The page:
‘It allows students to see themselves as true entrepreneurs’: River Pitch 2022 gives students opportunity to mobilize business ideas

Sarah Clifton, Staff Reporter

River Pitch, an annual business pitch competition held at the Tuscaloosa River Market, awarded $1,000 each to 10 winning teams on Nov. 15. 

The competition, which is in its sixth iteration, broke the contest into 10 booths. Each booth housed six to seven teams who all gave their three-minute pitches to a panel of judges, who then deliberated to decide which team would take home the $1,000 dollar prize. The full list of winners, consisting of both UA students and community members, can be viewed here. 

The event, which coincided with the Alabama Entrepreneurship Institute’s celebration of Global Entrepreneurship Week and the 10th anniversary of The University of Alabama’s business “incubator” The Edge, hosted the largest turnout the event has ever seen. 

“I am really in awe that we have so many people that are signing up,” said Theresa Welbourne, executive director of AEI. “Some [of the pitches] this year are community based and could really help Tuscaloosa, and other [pitches] are more technologically related, so there’s lots of variety.” 

Due to the larger pool of competitors, the “competition is a little tougher this year,” according to Jim Page, a guest speaker and CEO of The Chamber of Commerce of West Alabama. 

Lou Marino, chair of the management department and professor of strategy and entrepreneurship, served as one of the judges for the competition. He said they primarily judge on feasibility and presentation of the pitch, as well as the depth of thought that goes into the pitch.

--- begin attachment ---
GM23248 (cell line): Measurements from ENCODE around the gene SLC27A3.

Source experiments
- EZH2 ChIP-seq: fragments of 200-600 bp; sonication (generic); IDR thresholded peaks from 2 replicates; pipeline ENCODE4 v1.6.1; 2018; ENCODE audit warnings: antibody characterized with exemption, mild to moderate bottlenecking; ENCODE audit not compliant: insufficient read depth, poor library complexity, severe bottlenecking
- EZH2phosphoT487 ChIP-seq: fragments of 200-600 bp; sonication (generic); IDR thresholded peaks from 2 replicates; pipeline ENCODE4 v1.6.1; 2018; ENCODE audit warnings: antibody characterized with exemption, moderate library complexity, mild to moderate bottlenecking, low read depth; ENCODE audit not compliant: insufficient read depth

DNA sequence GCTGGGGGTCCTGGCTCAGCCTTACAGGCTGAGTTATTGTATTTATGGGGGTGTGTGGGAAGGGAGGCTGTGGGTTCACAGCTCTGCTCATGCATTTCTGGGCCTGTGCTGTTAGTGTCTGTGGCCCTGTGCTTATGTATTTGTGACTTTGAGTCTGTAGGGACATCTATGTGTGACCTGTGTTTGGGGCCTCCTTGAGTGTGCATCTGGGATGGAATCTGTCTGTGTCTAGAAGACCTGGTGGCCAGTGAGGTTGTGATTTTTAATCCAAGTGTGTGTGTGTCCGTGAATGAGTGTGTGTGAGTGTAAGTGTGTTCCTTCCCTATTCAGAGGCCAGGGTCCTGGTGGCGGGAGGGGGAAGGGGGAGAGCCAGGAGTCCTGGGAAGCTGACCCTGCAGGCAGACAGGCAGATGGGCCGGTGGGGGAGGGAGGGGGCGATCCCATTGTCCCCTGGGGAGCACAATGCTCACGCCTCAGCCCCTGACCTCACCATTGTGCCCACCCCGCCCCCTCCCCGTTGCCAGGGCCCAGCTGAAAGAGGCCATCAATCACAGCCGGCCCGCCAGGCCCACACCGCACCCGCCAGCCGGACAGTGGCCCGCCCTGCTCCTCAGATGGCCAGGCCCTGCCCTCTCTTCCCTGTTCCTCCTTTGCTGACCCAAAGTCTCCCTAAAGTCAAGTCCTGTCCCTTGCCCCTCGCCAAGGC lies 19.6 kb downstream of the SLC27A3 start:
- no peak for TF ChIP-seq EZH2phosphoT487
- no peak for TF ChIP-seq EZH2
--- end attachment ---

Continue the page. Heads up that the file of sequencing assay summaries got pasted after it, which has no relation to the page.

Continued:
“It’s always really fun seeing how they’ve identified the problem, what their solution is, and how they are going to monetize that,” Marino said.  

The students participating approached the event with different hopes and expectations. 

Anna Grace Barrett, a senior majoring in marketing and management, said that she was participating partially as a class project for her marketing class, but also in hopes of winning money and obtaining feedback to advance her idea. 

“We have all the financial stuff and the business plan figured out,” Barrett said. “But it’s mostly a matter of literal funds.” 

Beth Shiffer, a senior majoring in marketing and management, said she took the event as an opportunity to not only get professional business experience, but also to hone other skills. 

“I’ve always struggled with public speaking, and just practicing for this event has made me a lot more confident,” Shiffer said. 

Shelby Kinnear, a senior majoring in management, said he looked forward to getting exposure for his group’s project as well as the pitching experience. 

“This is the first time any of us in our group has done this,” Kinnear said. “I would love the experience of just putting [the pitch] out there and getting professional input.” 

Alice Gordon Holloway, a professor of entrepreneurship and strategy facilitated student participation in the competition by making her course culminate in pitching their ideas.  

“This is a fantastic opportunity for students to get firsthand experience,” Holloway said. “It really allows students to see themselves as entrepreneurs and true business professionals before they even graduate.”